It's a proven fact that our climate is changing. We can see it happening in Europe and elsewhere, where temperatures are increasing, rainfall patterns changing, glaciers melting and sea levels rising. More frequent droughts and floods are also taking their toll worldwide.
Hiker on glacier.
Human activity has accelerated climate change, but it's never too late to slow down the process. The EU is working hard to cut its member countries' greenhouse gas emissions and get others to do the same. It's also developing a strategy for dealing with the impact of climate change.
EU leaders have agreed a set of targets, to be met by 2020, that have come to be known as the "20-20-20 targets". These aim to:
The EU has even offered to reduce its emissions by 30% if other major economies commit to comparable emission reductions or adequate contributions. Negotiations on this are ongoing within the framework of the United Nations.
In "A roadmap for moving to a competitive low-carbon economy in 2050", the European Commission also looked at new ways of reducing greenhouse gas emissions by 80 to 95% by the middle of the century.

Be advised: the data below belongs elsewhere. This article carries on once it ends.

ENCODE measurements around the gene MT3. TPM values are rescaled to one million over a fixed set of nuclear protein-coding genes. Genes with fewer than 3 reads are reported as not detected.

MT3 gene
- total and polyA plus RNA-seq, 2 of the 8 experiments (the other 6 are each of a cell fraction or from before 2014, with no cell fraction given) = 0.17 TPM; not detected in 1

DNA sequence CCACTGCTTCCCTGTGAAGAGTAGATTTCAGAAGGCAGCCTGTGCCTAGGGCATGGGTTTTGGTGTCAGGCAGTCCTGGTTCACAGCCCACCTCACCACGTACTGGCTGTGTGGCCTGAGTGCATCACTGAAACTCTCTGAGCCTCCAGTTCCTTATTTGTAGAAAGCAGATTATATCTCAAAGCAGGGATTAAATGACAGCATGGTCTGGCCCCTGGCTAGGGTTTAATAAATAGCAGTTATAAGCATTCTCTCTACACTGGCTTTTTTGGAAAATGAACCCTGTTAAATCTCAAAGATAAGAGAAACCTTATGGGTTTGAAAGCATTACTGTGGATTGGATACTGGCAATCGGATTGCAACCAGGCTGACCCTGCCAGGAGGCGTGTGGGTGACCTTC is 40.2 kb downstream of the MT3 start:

This is the cornerstone of the EU’s climate change strategy, and is gradually bringing down emissions from industry in the most cost-effective way possible.
Under the system, energy-intensive industries like power generation or steel and cement have to surrender allowances every year for every tonne of CO2 they emit. In principle, they receive a certain amount of allowances for free, but if they need more, they must buy them on the carbon market. They can also offset emissions by investing in CO2 reductions in developing countries.
Since EU ETS started in 2005, more and more businesses have joined. Airlines will be part of the system as from 2012. In the future, more allowances will be auctioned instead of allocated for free.
While it's still possible to slow down climate change, it can't be stopped completely. We therefore need to adapt if we are to prevent or minimise damage. Actions range from modifying building regulations so as to take account of future climate conditions, to building flood defences and developing drought-tolerant crops.